The WindSled expeditionary, led by polar explorer Ramón Larramendi, are about to enter the final stage in the geographical challenge of circumnavigating the Greenland ice cap aboard a wind driven convoy.

This week, they have hit one of the expedition milestones: crossing the Arctic Circle. They have been led by wind which in recent days has dropped intensity due to unexpected and drastic rising temperatures. The WindSled has already traveled some 2,032 mi  of the 3,106 initially planned. They expect completion in late June, leaving the ice at the same point they began from. The team, Karin Moe Bojsen, Hugo Svensson, Manuel Olivera, Eusebio Beamonte, and Larramendi himself, arrived at the ice cap near the town of Kangerlussuaq.

Recently, the expedition has handled days that have exceeded 124 mi (200 km), and others at a lower rate, which is accentuated as they near the southern tip of Greenland.

In just fifteen days, there has been nearly an 86° F (30° C) difference. ” In all my years of traveling around the island, it is the first time I am so hot on the ice; the raise has been virtually overnight and causes decreasing wind intensity during good part of sunshine hours , ” comments Larramendi via satellite phone. This heat has also led to the thawing of the ice amid the many rungs of the sled. That’s when they found out that some of them had been damaged when passing through a tough sastrugi area, ice waves that occur and may exceed 27.3 inches in height. The snow is also softer, difficulting going at high speed without causing damage.

“Fortunately, although it takes us hours to fix the sled, it is relatively simple. One of the advantages of not driving a motor vehicle which requires sophisticated parts. Everything can be solved with the materials that we placed on board without the risk of not finishing the route because of a break, ” affirms the leader of the expedition.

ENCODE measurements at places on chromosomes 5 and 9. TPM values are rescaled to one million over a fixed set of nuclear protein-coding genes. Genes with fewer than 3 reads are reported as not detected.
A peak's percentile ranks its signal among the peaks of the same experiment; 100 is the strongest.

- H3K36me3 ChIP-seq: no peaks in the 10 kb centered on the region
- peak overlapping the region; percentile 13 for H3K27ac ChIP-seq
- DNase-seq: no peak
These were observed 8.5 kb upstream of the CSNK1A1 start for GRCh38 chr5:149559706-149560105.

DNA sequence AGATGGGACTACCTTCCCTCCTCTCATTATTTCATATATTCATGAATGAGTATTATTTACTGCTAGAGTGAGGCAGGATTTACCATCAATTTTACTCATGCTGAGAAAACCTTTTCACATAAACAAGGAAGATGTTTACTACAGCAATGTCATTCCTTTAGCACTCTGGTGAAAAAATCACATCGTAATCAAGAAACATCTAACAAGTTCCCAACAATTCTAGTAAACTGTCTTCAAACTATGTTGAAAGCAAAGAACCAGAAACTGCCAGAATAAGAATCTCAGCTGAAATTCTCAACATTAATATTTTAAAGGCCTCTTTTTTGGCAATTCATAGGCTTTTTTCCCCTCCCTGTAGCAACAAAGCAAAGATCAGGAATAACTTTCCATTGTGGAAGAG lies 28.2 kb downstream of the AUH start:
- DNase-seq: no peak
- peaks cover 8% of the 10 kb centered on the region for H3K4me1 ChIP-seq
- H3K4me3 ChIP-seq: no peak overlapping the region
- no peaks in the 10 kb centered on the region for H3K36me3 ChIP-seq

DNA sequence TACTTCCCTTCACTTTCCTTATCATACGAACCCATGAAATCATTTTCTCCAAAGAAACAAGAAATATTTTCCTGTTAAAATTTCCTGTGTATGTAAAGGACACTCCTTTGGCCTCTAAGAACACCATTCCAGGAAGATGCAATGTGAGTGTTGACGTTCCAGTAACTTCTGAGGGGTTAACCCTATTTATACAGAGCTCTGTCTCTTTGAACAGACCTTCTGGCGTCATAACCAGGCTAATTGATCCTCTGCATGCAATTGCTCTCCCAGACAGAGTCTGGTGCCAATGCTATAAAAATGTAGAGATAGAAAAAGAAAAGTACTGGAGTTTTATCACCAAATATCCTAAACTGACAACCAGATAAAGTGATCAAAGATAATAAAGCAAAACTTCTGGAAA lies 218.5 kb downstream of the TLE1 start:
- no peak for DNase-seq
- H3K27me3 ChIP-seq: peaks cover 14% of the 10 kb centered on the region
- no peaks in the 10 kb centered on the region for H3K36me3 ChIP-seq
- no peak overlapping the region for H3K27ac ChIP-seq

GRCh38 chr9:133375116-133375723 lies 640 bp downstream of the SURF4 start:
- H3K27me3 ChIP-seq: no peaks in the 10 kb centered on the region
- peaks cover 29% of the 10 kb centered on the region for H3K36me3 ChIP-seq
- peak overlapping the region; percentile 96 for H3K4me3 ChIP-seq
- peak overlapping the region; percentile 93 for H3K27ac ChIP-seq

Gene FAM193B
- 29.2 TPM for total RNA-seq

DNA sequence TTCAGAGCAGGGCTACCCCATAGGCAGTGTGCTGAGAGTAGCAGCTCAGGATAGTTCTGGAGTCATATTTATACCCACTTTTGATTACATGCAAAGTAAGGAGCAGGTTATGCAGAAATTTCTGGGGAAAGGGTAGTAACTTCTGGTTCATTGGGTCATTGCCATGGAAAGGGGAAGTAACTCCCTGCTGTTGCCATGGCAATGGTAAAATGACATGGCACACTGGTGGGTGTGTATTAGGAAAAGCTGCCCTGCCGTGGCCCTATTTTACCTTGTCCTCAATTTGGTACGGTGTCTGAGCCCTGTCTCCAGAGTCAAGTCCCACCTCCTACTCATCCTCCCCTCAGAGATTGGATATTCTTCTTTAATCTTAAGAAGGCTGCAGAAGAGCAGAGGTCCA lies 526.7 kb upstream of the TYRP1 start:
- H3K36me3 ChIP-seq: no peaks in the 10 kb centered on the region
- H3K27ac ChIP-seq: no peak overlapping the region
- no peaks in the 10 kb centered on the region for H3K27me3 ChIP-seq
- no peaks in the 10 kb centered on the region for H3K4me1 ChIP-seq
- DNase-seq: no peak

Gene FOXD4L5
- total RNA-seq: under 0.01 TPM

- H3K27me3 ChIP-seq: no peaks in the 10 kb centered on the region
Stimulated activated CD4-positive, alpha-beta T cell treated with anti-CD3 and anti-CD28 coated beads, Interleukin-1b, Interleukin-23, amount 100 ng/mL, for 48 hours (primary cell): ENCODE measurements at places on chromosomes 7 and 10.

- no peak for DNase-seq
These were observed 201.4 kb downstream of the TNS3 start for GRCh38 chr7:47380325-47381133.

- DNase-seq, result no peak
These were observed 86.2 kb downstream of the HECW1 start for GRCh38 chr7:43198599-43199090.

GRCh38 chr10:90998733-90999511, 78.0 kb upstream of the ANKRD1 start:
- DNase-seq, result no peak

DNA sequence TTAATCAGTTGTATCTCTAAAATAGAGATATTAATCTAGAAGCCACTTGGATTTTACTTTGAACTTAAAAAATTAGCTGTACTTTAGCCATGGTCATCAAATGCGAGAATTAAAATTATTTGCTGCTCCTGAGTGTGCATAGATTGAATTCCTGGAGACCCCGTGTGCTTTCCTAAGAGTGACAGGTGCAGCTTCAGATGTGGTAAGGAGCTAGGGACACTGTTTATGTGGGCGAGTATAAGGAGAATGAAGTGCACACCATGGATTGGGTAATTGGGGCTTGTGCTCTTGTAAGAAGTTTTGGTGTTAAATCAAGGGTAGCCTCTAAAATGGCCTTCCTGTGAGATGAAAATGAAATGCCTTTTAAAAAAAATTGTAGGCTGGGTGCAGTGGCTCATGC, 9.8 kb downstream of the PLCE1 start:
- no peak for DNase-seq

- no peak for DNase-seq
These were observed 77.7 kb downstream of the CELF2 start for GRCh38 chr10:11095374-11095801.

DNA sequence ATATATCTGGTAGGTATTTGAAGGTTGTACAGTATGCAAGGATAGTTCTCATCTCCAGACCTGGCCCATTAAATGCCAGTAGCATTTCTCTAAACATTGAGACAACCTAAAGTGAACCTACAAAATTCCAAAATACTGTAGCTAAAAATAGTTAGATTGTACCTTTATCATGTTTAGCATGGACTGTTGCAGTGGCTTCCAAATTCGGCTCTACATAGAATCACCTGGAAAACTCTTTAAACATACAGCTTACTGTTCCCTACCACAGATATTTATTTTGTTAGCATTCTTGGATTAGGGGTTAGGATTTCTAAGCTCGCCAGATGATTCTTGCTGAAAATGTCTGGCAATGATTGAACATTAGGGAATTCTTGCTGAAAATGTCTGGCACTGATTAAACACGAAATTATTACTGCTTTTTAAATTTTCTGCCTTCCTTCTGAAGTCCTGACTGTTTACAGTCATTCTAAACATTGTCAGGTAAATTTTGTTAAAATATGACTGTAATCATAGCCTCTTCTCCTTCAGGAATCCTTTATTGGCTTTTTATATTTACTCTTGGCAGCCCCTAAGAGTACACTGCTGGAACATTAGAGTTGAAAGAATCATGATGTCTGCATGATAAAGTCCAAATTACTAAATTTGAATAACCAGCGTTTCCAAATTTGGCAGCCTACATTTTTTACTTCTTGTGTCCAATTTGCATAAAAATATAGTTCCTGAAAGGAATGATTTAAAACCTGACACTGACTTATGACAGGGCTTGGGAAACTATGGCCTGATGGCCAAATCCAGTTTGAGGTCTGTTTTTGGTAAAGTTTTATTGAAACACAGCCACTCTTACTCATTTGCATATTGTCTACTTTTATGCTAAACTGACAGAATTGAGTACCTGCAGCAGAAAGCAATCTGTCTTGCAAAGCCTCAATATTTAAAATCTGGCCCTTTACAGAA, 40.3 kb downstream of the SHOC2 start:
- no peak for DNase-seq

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Despite these difficulties, they continue on the route. Recently, they have perpendicularly crossed the route followed by traditional expeditions running from east to west of the island. “For the first time in a month and a half we found traces of other human beings on this desert of ice. There were walls of snow, those raised to protect tents, ” he explained some hours later.

They have also crossed the Arctic Circle at latitude 65º 57′ N, one of the geographical milestones marked in the expedition schedule.

With enough food to continue, they are just short of bread and cookies. They assure that the diet based on freeze-dried food, like astronauts have, is not causing them any problems. In fact, they say their health is good and their mood too, although it inevitably rises and falls with the intensity of the wind.

“The most important thing is not to despair, have patience and be ever vigilant to seize the moment in which intensity increases and start running,” says M. Olivera, responsible of scientific data processing for the Pyrenean Institute of Ecology (CSIC-Higher Council for Scientific Research).


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